Last week, the Knoxville (TN) Police Department said they would finally take down a plaque quoting Romans 8:31 that was hanging in the building.
At the time, however, the city tried to save face by saying they just didn’t want to waste taxpayer money in court.
[City Law Director Charles] Swanson said the city could have defended the plaque in court against the group’s claim it violates principles of separation of church and state. But he said he agreed with Knoxville Mayor Madeline Rogero’s position not to spend taxpayer money to fund that defense.
“We could argue in favor it keeping it, what’s the real point?” Swanson said. “I don’t think it was in a place where the public could see it. But it certainly didn’t seem like it was worth financing a fight.”
That’s a polite way of saying, “The atheists are forcing us to do this! We would love to fight this, but it would take up time and resources. BLAME THEM, NOT US!”
Naturally, there was an outcry from Christians who couldn’t believe the city was caving in to the demands of those pesky atheists. The Christian Broadcasting Network even reached out to city officials with a couple of basic follow-up questions: If this was only about money, why didn’t they accept free legal help from all those conservative groups that live for these battles? Did none of them reach out to the city?!
Way to call their bluff. Because the city now has a brand new excuse for why they won’t fight this battle: The atheists were right.
… when CBN News inquired whether the city considered seeking legal help from law firms such as as the Alliance Defending Freedom, the American Center for Law and Justice or The Christian Legal Society, who sometimes litigate religious freedom cases for free, Knoxville Communications Director Jesse Mayshark said other officials determined the Freedom From Religion Foundation was correct and the plaque had to go.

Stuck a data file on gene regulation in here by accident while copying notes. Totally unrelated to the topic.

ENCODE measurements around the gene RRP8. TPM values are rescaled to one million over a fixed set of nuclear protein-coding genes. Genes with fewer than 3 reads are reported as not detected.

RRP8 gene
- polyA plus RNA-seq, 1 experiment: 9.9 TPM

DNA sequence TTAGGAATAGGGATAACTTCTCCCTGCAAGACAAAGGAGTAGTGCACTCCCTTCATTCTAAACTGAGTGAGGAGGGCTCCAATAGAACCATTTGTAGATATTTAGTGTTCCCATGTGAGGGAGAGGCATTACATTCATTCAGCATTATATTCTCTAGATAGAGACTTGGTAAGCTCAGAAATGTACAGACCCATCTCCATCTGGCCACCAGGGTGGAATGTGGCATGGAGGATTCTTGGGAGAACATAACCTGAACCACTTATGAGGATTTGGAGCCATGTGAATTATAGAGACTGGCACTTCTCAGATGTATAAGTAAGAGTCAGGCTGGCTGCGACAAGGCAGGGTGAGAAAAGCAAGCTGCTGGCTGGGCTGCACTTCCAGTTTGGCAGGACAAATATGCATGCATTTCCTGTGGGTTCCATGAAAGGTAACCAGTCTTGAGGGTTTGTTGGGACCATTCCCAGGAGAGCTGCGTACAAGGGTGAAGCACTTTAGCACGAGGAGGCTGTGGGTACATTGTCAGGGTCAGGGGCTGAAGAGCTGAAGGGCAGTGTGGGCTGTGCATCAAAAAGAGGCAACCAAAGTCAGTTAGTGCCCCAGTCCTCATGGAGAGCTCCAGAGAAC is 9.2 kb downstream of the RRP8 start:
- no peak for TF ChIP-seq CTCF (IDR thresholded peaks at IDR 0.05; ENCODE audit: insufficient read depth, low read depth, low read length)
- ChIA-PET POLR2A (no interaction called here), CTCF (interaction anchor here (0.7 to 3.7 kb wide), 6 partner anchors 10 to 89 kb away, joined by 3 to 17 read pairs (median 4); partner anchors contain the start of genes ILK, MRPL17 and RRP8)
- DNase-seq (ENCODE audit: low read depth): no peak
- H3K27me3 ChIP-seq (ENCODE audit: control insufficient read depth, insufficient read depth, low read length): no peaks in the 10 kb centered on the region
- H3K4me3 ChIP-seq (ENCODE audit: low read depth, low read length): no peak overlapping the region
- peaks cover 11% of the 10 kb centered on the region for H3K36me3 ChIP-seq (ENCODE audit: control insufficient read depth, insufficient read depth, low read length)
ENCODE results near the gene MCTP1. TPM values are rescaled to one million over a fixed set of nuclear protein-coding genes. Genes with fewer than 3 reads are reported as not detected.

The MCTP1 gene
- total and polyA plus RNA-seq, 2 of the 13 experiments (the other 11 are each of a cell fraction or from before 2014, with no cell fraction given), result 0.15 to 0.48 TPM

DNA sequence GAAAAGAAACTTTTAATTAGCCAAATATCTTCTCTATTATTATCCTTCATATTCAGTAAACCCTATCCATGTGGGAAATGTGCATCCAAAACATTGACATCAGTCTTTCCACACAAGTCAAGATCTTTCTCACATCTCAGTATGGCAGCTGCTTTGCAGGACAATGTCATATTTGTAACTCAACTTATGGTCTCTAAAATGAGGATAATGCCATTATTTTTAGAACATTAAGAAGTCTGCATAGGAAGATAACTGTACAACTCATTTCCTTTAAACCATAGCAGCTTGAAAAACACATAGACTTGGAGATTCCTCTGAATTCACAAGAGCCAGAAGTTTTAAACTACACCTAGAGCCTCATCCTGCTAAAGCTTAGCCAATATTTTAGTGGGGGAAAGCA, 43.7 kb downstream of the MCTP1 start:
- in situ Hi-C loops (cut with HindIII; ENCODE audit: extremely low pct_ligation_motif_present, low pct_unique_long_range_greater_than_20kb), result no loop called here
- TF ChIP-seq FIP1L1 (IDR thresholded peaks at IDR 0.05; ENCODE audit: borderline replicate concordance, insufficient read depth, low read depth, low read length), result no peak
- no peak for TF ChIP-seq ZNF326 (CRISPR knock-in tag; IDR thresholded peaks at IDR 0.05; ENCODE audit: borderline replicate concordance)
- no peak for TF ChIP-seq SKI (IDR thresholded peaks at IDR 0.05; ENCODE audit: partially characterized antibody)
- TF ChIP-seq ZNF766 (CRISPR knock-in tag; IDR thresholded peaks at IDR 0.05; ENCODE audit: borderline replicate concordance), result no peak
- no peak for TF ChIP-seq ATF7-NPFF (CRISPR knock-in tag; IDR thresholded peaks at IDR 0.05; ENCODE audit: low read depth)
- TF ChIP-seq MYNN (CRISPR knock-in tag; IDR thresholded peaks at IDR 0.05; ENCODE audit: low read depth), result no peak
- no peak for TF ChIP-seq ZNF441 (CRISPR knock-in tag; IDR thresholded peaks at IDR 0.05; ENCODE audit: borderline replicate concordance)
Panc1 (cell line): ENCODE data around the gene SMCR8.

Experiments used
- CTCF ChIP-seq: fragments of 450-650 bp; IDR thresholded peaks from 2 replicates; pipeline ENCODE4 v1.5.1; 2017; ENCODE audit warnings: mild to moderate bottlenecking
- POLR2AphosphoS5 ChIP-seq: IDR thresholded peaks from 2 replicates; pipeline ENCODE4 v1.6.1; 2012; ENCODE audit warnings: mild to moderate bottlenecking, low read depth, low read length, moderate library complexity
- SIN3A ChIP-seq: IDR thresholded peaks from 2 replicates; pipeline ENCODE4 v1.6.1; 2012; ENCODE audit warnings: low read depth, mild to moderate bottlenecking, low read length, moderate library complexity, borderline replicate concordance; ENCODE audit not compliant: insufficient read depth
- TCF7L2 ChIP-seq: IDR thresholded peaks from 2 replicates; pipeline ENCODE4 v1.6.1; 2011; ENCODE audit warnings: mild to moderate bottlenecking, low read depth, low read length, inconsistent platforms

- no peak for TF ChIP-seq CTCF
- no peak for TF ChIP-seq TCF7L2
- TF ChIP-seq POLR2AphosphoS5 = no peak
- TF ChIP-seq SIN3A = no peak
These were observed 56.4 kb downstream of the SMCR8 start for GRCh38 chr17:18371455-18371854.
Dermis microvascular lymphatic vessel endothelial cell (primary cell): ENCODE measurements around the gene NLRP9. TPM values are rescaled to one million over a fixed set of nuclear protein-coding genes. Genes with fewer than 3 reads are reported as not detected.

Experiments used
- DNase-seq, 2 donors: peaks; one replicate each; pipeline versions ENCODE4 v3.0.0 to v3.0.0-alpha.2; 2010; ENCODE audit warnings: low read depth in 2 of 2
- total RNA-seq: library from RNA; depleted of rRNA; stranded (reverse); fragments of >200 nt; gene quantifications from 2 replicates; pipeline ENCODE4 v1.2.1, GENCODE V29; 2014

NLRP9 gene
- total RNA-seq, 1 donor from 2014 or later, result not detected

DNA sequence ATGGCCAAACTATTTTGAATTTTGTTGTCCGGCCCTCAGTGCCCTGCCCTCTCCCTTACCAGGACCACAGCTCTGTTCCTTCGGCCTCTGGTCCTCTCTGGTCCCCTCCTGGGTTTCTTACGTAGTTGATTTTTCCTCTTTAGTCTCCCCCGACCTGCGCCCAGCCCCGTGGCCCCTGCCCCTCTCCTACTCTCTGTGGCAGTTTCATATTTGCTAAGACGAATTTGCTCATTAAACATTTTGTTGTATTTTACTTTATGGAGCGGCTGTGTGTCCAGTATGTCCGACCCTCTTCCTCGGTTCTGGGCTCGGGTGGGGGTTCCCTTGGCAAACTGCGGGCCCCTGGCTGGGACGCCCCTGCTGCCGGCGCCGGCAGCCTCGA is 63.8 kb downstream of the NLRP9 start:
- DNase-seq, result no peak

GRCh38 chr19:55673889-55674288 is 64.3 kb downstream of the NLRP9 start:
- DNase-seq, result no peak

In fact, Mayor Madeline Rogero, who identifies as a Christian, said in a news conference, “As our founders recognized when they wrote the Constitution, the best protection for religious liberty is to restrict the government’s role in promoting or endorsing any particular faith.”
“As Christians, we may not always realize that our co-workers or our constituents do not all see the world the same way we do. We may not understand that a Bible verse that gives us strength and comfort may send an entirely different message to someone else: That you are not welcome here, that this governmental body does not represent you,” Rogero added.
Whoa! How’s that for a 180?! The city rejected all that legal help because they knew they would lose in court. And when they lost, they knew they would still be on the hook for the atheists’ legal fees.
Mayor Rogero should have been saying this from the very beginning instead of letting her team pretend the atheists were the bad guys for pointing out the violation. She and her entire staff and administration owe the East Tennessee atheists an apology — and a note of appreciation for bringing this to their attention so they could fix it.
The police department will now create a “Hall of Inspiration” including messages from a variety of religious and secular sources. I’m not exactly sure how a line from the Qur’an that says “And he is with you wherever you are” is supposed to inspire anybody, and the original biblical message that refers to the “children of God” will still be there for no good reason, but it seems like this will at least avoid legal trouble since it’s not promoting one particular faith.